En route from the G20 meetings in China, India's Finance Minister P. Chidambaram addressed a gathering organized by the Indian Chamber of Commerce in Hong Kong over dinner. Harvard-educated Chidambaram, who is currently serving his second term as the country's finance minister (the first was 1996-98), was at his razor sharp best, delivering a short address with panache and dexterously fielding difficult areas and questions with humour and sarcasm.
Chidambaram began by saying that the fact that India is doing well is obvious to any "discerning" observer but that non-Indians and non-resident Indians often display greater faith in India than those who live there. He also said people shouldn't panic every time the Indian stock market fell a few hundred points. (The Sensex index recently corrected by about 10% to the 8,100 level.)
He stated that the priorities of the current government, are agriculture - since 65% of the country's population is dependent on farming - as well as infrastructure and maintaining investment levels. Chidambaram said the 32% growth in non-food credit since September 2004 reflects the growing demand for credit from industry, which was an extremely positive indicator.
Perhaps preempting the inevitable comparison of infrastructure in India and China (which can only find India lagging badly), Chidambaram said that his visit to China left him astonished at the remarkable transformation the country has effected, specifically citing highways, power supply, commercial buildings, and housing. He commented that roads in China's main cities might be better than those in the US and Europe. Yet, he said India cannot be more like China because India is not China. He noted that India has a different form of government and hence has to develop its economy within its existing constraints - one of which being the fact that the current government is a coalition (with the Congress Party clearly not having a majority of the parliamentary seats). "I do not envy China but I do wish to emulate China," he said.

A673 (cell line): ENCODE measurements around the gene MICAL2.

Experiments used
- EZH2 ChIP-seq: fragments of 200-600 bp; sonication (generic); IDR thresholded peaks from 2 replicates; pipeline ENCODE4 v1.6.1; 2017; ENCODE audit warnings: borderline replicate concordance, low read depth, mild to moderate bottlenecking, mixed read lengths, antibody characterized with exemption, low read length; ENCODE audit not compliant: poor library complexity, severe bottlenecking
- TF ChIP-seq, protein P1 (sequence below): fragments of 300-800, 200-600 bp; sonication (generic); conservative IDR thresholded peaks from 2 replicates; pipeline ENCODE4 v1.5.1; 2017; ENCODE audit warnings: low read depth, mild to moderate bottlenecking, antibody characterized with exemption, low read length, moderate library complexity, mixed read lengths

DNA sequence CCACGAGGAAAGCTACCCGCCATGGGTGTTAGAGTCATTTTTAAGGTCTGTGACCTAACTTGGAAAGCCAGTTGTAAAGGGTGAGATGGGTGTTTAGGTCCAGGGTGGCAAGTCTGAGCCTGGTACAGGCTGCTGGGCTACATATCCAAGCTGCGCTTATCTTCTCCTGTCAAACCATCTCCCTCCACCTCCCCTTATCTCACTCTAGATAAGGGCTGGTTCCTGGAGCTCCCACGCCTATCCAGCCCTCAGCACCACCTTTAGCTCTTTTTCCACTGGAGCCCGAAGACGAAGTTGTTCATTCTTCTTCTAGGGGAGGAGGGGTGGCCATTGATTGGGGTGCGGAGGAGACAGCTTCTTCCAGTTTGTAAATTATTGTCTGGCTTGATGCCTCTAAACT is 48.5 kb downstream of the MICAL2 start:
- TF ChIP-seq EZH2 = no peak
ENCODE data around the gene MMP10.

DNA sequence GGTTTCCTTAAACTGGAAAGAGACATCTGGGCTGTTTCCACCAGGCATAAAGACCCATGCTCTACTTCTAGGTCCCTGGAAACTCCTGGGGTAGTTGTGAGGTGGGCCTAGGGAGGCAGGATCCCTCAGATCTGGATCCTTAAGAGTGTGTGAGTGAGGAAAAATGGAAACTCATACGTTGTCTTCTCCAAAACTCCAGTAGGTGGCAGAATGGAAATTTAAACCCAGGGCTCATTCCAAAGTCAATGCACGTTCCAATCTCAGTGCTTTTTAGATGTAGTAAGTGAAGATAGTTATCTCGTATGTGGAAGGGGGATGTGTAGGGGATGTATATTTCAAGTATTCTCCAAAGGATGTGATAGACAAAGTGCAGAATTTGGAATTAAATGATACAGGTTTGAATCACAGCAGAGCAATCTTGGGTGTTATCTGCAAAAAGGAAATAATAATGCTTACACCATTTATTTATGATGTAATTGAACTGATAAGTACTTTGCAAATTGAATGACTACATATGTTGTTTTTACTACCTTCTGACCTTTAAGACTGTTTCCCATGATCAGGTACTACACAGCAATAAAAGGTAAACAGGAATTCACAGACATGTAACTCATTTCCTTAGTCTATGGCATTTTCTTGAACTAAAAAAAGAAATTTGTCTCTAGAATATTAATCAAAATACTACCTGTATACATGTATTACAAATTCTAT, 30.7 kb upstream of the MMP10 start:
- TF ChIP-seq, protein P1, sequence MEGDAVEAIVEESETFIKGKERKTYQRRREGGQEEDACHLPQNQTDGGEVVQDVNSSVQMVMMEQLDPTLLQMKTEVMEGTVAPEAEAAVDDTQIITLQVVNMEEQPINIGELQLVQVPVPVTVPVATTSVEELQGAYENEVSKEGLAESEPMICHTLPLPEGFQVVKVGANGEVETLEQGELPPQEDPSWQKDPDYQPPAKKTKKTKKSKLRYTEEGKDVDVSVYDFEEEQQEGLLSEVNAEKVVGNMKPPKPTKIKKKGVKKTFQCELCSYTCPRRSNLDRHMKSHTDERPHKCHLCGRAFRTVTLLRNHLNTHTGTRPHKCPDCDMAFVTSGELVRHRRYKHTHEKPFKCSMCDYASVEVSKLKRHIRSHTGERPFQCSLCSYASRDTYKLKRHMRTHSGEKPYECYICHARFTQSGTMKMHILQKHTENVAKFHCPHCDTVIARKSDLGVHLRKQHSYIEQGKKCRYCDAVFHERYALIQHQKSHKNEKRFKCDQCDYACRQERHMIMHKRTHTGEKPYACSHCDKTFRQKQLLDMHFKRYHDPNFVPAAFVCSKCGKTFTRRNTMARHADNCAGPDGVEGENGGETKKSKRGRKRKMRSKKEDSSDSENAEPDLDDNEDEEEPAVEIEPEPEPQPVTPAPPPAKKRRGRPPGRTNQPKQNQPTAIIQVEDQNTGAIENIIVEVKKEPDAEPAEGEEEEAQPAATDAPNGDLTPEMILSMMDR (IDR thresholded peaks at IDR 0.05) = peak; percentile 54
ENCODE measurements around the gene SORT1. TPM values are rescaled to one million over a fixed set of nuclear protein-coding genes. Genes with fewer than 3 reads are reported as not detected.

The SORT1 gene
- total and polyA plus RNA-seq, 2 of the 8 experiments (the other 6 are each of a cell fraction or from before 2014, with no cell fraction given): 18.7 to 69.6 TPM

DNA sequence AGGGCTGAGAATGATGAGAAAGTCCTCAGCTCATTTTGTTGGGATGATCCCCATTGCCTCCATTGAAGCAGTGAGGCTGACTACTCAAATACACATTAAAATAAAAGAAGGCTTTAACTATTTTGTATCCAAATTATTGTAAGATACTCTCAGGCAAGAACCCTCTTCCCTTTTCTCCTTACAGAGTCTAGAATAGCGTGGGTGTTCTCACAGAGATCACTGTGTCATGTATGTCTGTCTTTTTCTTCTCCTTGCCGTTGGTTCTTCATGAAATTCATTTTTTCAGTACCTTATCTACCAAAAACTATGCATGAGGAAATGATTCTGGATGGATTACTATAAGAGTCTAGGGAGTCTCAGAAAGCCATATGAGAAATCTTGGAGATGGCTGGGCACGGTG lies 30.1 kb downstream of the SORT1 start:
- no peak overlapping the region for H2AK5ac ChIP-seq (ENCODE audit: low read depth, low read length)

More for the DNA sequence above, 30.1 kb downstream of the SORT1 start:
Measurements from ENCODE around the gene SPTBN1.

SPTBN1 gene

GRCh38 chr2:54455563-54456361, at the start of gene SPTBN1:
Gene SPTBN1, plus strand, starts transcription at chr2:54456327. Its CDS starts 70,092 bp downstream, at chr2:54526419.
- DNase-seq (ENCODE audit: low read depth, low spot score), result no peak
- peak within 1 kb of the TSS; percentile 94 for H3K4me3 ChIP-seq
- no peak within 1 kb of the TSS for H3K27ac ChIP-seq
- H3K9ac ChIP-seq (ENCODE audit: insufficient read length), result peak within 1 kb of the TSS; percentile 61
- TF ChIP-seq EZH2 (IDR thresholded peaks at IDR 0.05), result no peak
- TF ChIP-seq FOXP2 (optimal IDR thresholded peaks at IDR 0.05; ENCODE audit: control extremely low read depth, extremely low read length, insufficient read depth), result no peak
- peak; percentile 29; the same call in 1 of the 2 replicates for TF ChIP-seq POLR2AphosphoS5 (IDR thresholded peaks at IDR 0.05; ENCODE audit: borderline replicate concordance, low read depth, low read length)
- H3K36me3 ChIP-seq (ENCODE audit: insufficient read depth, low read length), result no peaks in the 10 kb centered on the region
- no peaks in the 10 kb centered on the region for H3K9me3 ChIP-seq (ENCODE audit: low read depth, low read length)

Chidambaram moved on to talk about what he believes is India's most compelling advantage, the country's human resource pool, saying that every country he visits recognizes the quality of Indian talent. He specifically mentioned that in addition to India's pool of professionals the country has spawned a new breed of entrepreneurs, people willing to take risks. Chidambaram said the days when multinational corporations were acquirers of Indian companies have been replaced by the opposite. Indian companies in various sectors - pharmaceuticals, automobile components, forgings - are on a buying spree. He singled out the September news that Indian Oil Corporation had lost a bid for Turkey's state-owned Tupras to Shell-Koch by just $20 million as another instance of how much things have changed from the days when the flow of capital was only one way.
Returning to the economy, he believes that a 7% growth rate is sustainable although his target remains 8%. He suggested that one of the keys to achieving this target was to convince Indians to switch their savings into financial assets and away from gold and property.
Responding to a question on India's tax structure Chidambaram said "personal income tax in India is a graded tax like most countries" and that "Hong Kong's flat tax regime could not work in a country the size of India with its vast income inequalities". When quizzed about Standard & Poor's continuing to deem India non-investment grade due to the country's high fiscal deficit Chidambaram was at first defensive. He then said the previous government had targeted containing the fiscal deficit to 4.7%; this government revised this further to 4.5% (for their first year and 4.3% for their second); and had already achieved 4.1% in its first year. The government, he said, remains committed to bringing the fiscal deficit to 3% or lower by 2008-09.
On a positive note Chidambaram concluded: "Today the world talks about China and India in the same breath. China and India along with Brazil and South Africa are invited to G7 meetings - currently we are invited to breakfast, soon we will be invited to lunch".